Further discussion about the Samsung StartMenu'esque 'S Launcher' with a bit of pro-Microsoft spin ...
Samsung Start menu app shows why Microsoft is going its own way with Surface ( Ars Technica 2012-08-28 )
"As such, S Launcher is just delaying the inevitable. It might seem familiar to users, but it will in practice stand in the way of their ability to learn and use the new operating system. And even that familiarity seems superficial; a number of third-party Start menu applications are available, and they do a much more authentic job of replicating the Start menu than S Launcher does.
This kind of application is exactly why Microsoft is producing its own line of Windows 8 tablets. The company wants the Windows 8 user experience to be just so. Microsoft is working to ensure that it's right—to ensure that it's appealing, and works well without unnecessary impediments."
Bigtime comment war is still underway.
The author, Peter (not so) Bright
is real late to the party apparently having only read the Mashable
article without realizing all the other great, creative work under way from Tihiy
's Win7 transplant to Start8
, not to mention long running mods like RainMeter
among others. Perhaps he should ask himself why we feel the need to modify every single Windows release (with increasing necessity) from its standard, official, OOBE look and feel. Lots of the fanboys actually do wonder about this phenomenon but for all the wrong reasons. IMHO it is because they are left scratching their heads wondering why they themselves feel satisfied with the default Microsoft-designed but Apple-esque captive structure, and they feel a bit left out like someone that didn't get invited to an important function and then go on a campaign to convince everyone else that they shouldn't go either.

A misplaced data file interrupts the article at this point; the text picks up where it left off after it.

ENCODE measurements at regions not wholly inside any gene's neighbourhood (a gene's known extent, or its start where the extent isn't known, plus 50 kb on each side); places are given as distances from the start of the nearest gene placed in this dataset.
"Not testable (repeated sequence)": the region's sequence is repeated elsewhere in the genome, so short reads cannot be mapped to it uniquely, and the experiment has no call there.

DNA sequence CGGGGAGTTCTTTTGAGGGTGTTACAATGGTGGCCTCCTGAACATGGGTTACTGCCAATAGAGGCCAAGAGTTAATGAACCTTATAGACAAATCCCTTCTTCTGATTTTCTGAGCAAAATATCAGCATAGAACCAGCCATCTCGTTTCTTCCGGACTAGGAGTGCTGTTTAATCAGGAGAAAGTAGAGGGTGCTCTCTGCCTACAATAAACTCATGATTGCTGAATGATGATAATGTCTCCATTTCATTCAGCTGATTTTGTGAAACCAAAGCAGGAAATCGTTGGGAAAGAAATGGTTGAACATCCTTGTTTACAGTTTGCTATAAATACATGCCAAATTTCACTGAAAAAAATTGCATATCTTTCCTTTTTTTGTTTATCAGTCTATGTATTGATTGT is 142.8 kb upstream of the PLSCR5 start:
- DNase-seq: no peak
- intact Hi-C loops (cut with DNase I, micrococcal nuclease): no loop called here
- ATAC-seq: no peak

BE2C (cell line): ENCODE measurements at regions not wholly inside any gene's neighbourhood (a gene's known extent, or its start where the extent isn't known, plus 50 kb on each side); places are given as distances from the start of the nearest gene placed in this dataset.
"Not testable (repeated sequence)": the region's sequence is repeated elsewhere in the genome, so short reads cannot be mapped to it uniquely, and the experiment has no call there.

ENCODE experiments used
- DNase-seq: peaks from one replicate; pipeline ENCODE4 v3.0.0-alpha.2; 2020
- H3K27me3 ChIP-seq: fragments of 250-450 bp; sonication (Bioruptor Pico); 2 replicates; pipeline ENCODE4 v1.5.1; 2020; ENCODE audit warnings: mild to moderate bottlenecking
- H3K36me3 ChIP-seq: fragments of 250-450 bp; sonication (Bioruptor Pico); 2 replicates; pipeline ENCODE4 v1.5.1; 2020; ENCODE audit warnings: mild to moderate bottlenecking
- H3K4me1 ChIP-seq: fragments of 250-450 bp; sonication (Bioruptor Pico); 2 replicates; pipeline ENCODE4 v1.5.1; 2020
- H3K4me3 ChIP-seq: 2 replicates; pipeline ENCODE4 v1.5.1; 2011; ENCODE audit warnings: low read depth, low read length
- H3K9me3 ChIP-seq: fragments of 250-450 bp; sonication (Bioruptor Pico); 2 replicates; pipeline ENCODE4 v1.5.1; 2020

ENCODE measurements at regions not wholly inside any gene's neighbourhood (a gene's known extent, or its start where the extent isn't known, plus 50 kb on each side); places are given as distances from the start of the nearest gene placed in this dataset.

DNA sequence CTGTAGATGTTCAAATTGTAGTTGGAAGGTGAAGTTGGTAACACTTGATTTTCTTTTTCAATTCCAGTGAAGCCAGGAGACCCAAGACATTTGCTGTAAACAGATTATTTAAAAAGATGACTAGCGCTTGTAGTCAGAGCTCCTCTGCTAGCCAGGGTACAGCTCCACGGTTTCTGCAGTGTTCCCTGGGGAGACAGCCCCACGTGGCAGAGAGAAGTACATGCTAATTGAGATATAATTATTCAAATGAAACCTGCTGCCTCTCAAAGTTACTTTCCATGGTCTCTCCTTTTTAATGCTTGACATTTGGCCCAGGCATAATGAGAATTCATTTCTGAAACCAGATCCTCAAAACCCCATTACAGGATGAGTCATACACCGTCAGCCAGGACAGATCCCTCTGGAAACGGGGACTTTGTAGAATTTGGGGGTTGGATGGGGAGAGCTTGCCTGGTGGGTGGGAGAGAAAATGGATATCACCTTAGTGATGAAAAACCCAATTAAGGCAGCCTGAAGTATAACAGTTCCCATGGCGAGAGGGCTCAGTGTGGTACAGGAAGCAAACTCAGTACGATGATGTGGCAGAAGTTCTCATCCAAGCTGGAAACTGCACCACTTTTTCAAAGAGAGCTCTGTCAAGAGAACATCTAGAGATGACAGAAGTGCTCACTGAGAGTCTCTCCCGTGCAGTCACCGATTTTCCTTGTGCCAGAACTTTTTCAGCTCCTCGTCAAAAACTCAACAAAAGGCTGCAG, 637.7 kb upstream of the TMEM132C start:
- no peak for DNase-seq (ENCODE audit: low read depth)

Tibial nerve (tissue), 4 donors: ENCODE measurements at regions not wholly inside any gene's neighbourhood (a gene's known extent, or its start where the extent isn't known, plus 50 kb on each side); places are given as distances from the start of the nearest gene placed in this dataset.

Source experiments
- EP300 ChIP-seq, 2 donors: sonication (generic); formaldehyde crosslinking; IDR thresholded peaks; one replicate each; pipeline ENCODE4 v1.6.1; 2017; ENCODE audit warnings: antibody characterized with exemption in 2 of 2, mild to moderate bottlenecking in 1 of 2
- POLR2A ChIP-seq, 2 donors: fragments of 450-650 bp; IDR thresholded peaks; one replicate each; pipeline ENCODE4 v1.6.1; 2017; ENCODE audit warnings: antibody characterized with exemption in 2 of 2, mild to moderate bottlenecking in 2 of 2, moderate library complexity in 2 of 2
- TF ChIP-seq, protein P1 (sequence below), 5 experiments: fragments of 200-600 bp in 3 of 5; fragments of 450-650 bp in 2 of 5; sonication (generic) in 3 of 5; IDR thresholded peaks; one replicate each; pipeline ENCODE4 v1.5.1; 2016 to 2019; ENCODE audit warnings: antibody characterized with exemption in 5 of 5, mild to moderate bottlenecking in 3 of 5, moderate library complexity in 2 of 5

just wanted to add a hat tip to a great comment there from fung0
, which I completely agree with. He says it much better than I have been able to, zeroing in on the real problem IMHO ...
"... The parallel here is with Apple, when John Scully took over. Steve Ballmer knows nothing about computing, and cares even less. This shows in the decisions he's making. Win8 represents a total abandonment of all the core philosophies that made Microsoft dominant in the computing world. Gates played business hardball, to be sure, but he knew technology, and how best to exploit it. Ballmer knows dollars and cents, and nothing more. If his vision meets with even moderate success, he'll continue to turn Microsoft into a company that acts more and more like Apple, but lacks Apple's technical and design expertise. That's the worst of all worlds.
Furthermore, having cross-licensed everything with Apple, Microsoft can sit back while Apple sues all competition off the playing field, potentially leaving us with a duopoly of tightly-closed platforms. This is not a future I want to live in. So my resistance to Win8 is based only partly on the fact that it's needlessly ugly and awkward, and mainly on the fact that it's a signpost to a place I'd rather not go. A place that even Win8 supporters, if they thought about it at all, would probably prefer not to end up."
I would only add one thing to that quoted comment, and that is that their status of near absolute monopoly on existing desktops and many laptops, plus their power to make deals with OEM's for new systems brings the antitrust issue to light when Microsoft even considers leveraging their unique position, the issues of trust, ethics and responsibility. There are many, many problems with this 'new' OS, not one single issue. Some are about usability for novices, some are about cost to the corporate environment, but one of the biggest is the direction towards a closed market and IMHO this must be fought at all costs. We cannot let them become Apple. I would have thought that this would be simple enough for even the anti-Apple pro-Microsoft fanboys to understand.
This post has been edited by CharlotteTheHarlot: 01 September 2012 - 02:25 PM